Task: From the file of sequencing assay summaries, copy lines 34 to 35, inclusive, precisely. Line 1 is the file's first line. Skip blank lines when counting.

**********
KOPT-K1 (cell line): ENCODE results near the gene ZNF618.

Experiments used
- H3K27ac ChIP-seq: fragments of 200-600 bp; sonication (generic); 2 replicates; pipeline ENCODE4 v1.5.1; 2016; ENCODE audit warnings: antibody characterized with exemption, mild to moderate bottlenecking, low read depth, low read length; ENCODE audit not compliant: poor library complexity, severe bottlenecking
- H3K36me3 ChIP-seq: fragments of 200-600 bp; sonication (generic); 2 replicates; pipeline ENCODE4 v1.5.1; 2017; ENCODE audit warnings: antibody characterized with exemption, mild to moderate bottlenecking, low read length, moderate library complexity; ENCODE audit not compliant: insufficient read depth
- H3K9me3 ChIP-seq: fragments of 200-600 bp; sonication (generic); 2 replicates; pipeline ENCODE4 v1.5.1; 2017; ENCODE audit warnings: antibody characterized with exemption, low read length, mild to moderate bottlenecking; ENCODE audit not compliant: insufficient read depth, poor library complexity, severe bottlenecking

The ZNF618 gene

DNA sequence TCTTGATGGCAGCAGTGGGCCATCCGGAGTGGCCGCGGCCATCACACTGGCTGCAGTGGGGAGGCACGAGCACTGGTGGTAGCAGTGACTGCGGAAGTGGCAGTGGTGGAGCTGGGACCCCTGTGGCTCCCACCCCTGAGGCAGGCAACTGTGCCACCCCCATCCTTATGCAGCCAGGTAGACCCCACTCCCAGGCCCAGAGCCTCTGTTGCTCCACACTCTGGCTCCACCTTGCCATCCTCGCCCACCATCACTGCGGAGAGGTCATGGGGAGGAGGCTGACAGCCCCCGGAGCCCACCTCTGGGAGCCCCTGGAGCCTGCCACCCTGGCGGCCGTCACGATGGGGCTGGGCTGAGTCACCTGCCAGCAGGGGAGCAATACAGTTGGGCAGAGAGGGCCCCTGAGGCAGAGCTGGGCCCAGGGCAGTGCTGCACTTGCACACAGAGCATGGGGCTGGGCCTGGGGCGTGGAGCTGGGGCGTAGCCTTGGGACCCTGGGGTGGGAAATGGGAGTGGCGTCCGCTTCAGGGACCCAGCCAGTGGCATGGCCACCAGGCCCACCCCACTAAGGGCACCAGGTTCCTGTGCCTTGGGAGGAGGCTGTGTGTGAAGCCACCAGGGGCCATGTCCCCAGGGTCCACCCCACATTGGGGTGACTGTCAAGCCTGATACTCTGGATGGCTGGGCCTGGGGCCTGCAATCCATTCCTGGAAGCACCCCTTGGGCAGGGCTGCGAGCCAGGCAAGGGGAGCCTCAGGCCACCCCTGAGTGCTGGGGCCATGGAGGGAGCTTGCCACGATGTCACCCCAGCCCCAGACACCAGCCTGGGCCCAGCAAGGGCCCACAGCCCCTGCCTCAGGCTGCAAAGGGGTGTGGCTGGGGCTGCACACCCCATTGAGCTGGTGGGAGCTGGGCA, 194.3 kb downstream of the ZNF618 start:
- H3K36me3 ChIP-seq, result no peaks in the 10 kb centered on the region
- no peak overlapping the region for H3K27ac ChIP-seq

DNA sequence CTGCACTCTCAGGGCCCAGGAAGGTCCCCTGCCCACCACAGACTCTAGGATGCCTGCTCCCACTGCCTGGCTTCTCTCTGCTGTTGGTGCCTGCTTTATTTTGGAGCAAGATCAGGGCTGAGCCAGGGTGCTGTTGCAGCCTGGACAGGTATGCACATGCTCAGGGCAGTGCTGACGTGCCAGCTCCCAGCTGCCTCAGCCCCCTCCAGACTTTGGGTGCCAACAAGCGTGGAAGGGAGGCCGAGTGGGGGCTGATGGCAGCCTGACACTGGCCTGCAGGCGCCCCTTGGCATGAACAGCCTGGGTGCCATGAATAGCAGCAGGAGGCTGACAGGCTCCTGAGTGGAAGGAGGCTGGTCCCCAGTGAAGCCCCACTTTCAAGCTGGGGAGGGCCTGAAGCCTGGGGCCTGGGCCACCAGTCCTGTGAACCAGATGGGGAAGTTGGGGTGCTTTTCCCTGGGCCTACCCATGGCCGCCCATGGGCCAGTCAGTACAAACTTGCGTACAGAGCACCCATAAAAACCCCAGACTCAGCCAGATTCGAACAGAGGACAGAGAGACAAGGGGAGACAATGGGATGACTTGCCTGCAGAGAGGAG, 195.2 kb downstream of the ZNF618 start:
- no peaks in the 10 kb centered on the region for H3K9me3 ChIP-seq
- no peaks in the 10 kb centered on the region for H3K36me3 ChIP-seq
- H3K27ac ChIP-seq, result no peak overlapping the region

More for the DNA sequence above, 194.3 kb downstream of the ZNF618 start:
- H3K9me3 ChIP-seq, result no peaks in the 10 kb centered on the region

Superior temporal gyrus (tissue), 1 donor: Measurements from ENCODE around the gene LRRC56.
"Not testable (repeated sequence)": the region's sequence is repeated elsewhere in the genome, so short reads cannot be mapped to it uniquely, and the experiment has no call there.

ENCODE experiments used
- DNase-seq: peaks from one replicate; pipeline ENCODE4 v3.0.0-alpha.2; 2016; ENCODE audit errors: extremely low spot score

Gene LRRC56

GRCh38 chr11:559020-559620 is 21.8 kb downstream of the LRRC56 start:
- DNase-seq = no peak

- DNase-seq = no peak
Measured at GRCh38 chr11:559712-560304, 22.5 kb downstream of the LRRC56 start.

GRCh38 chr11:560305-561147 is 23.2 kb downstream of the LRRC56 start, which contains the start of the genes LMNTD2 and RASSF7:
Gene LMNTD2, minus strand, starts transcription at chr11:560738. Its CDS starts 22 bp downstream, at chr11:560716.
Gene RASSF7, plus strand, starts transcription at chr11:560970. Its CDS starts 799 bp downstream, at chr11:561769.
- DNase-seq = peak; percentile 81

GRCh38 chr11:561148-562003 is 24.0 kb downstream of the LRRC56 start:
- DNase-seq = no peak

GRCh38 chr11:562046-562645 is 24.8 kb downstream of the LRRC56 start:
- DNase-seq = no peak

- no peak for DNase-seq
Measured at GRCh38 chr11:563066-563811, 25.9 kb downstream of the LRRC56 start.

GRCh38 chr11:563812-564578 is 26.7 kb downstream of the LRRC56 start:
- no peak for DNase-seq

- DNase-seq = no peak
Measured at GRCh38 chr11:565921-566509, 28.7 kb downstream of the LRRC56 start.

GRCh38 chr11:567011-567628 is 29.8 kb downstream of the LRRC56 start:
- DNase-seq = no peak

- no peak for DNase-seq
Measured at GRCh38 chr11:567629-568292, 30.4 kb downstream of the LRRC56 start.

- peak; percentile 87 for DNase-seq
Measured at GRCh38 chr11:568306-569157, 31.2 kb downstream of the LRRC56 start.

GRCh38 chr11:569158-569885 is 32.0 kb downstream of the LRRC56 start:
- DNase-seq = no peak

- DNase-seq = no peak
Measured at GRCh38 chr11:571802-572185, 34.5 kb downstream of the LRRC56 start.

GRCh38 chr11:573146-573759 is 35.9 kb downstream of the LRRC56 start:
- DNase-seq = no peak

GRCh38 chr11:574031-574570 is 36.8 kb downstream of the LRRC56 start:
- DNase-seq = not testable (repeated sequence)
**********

Measured at GRCh38 chr11:563066-563811, 25.9 kb downstream of the LRRC56 start.

GRCh38 chr11:563812-564578 is 26.7 kb downstream of the LRRC56 start: